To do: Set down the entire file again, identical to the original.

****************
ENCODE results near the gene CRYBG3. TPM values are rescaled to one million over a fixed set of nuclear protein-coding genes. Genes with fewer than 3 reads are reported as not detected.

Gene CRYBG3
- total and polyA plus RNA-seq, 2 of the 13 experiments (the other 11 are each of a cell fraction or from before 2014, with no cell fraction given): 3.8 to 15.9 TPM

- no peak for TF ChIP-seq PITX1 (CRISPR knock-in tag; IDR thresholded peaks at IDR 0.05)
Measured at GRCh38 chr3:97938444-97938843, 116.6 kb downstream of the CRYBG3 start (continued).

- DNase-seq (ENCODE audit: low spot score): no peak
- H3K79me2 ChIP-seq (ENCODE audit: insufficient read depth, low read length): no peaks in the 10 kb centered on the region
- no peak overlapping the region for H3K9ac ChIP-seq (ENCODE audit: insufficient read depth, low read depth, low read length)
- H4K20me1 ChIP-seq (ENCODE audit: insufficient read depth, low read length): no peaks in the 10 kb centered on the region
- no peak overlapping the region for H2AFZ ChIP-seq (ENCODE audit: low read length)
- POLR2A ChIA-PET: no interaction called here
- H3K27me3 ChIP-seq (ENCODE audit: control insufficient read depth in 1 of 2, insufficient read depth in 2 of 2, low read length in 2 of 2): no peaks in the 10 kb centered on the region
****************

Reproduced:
ENCODE results near the gene CRYBG3. TPM values are rescaled to one million over a fixed set of nuclear protein-coding genes. Genes with fewer than 3 reads are reported as not detected.

Gene CRYBG3
- total and polyA plus RNA-seq, 2 of the 13 experiments (the other 11 are each of a cell fraction or from before 2014, with no cell fraction given): 3.8 to 15.9 TPM

- no peak for TF ChIP-seq PITX1 (CRISPR knock-in tag; IDR thresholded peaks at IDR 0.05)
Measured at GRCh38 chr3:97938444-97938843, 116.6 kb downstream of the CRYBG3 start (continued).

- DNase-seq (ENCODE audit: low spot score): no peak
- H3K79me2 ChIP-seq (ENCODE audit: insufficient read depth, low read length): no peaks in the 10 kb centered on the region
- no peak overlapping the region for H3K9ac ChIP-seq (ENCODE audit: insufficient read depth, low read depth, low read length)
- H4K20me1 ChIP-seq (ENCODE audit: insufficient read depth, low read length): no peaks in the 10 kb centered on the region
- no peak overlapping the region for H2AFZ ChIP-seq (ENCODE audit: low read length)
- POLR2A ChIA-PET: no interaction called here
- H3K27me3 ChIP-seq (ENCODE audit: control insufficient read depth in 1 of 2, insufficient read depth in 2 of 2, low read length in 2 of 2): no peaks in the 10 kb centered on the region